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Monday, 17 March 2014
Page: 1160


Senator McEWEN (South AustraliaOpposition Whip in the Senate) (12:01): I, too, wish to contribute to the debate on the Abbott government's Clean Energy Legislation (Carbon Tax Repeal) Bill 2013 and the other bills in this package. These bills are intended to deny Australians the very best chance we have ever had of doing something about damaging climate change that is caused by human activity. These bills could have been the opportunity to move Australia to an emissions trading scheme. But all that these bills do is prevent any chance of that. Instead, if successful, these bills would bring to a complete halt Australia's good work so far in addressing climate change.

The bills are a deliberate attempt by the government to stop Australia reaching our internationally agreed carbon emission targets. They are a deliberate attempt by the government to cruel future investment in renewable energy technologies and a signal from this government to all the big polluters in Australia that it is okay to continue belching harmful pollution into the atmosphere with no fear of rebuke or intervention from the government. It is also an embarrassing signal to the rest of the world that Australia has gone from being a world leader and an innovator in the fight against climate change to being a weak, reluctant country, hostage to big polluters and, even more embarrassingly, in denial about the science that tells us that climate change is real and we are causing it.

We have already seen the Senate defeat two previous bills that the government had put forward in its war against the science that tells us that humans are causing damaging climate change that is both dangerous and escalating. Both the Clean Energy Finance Corporation, which works with other financiers and project proponents to secure finance for renewable energy initiatives and low-emission technologies, and the Climate Change Authority, which provides independent factual evidence based scientific advice to government, have been targeted for demolition by this government in previous bills—which, thankfully, were defeated. We can all only hope that this package of bills will also be defeated, although we know that the government will continue to pursue its dismantling of Labor's excellent climate change initiatives regardless. That is a very disturbing thing to have to confront.

But this government enjoys undoing great reform initiatives—the kinds of initiatives that only Labor governments ever have the courage to introduce and to prosecute. We have seen the Abbott government backtracking on education reform. We have observed their lust for dismantling our precious universal healthcare system, Medicare, and their absolutely perverse delight in trying to use this term of office to bring back an industrial relations free-for-all—despite the Prime Minister promising before the election that WorkChoices was dead, buried and cremated. We did not believe him then when he said that, and we will never trust the coalition when it comes to protections for working Australians. We will never trust them to do what is right for the majority of Australians, and we certainly cannot trust them when it comes to action to protect our environment.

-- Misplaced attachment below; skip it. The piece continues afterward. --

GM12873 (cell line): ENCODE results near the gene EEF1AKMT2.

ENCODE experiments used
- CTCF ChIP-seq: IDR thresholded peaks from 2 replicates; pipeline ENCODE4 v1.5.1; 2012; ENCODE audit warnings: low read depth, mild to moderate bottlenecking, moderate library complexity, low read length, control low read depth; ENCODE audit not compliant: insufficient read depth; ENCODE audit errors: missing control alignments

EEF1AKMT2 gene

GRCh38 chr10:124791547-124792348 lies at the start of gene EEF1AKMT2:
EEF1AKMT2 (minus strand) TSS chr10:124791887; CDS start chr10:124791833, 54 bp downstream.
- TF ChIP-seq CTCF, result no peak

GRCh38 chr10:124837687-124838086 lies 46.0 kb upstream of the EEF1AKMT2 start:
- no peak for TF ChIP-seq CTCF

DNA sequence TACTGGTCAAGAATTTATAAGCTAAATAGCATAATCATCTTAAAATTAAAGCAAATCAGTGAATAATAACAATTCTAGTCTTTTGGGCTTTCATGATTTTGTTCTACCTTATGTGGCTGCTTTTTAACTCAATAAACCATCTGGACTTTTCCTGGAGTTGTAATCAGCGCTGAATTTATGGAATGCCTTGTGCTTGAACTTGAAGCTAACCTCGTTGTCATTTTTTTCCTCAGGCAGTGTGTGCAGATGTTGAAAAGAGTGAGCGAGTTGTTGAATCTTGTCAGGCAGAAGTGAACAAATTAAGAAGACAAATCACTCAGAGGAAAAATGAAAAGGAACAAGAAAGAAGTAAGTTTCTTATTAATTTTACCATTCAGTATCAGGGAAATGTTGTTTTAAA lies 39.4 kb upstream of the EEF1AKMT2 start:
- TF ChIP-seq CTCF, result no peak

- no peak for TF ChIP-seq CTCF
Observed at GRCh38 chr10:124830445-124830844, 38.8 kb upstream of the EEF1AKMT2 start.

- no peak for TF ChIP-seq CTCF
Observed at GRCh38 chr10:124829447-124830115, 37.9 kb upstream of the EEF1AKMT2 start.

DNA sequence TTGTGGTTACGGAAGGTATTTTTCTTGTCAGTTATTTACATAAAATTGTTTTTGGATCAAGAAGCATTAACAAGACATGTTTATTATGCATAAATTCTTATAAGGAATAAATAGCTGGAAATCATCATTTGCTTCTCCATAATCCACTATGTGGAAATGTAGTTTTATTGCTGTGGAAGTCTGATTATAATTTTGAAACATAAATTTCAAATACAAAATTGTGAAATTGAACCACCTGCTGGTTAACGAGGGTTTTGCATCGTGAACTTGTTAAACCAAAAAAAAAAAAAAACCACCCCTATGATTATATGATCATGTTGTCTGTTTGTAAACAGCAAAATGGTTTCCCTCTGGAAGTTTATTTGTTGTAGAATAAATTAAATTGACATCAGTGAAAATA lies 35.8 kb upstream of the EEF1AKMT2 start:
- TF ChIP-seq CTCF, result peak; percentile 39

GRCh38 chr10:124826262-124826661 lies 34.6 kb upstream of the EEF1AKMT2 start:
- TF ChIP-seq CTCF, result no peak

But there was a time when the coalition shared Labor's view that international targets for reducing carbon emissions were a good thing and that Australia should do its bit by implementing a domestic emissions trading scheme, which was universally agreed—even by most people in their own party—as the most effective, economically sustainable method of reducing pollution. Even former Prime Minister John Howard said that was the way to go and went to the 2007 election saying so. Australia, with one of the world's highest per capita carbon emissions outputs, was, under Labor, seen internationally as a leader: an ethical, progressive country prepared to do its bit to reduce its own emissions and, importantly, to help developing nations reduce theirs. We know that, of the $650 million to be slashed from Australia's overseas development aid projects, $250 million of it will be taken from countries in our own region. Many of the projects Australia has been funding in those countries—our near neighbours—were helping those nations to tackle the problem of climate change. We used to be a leader in that field too, but we are not anymore.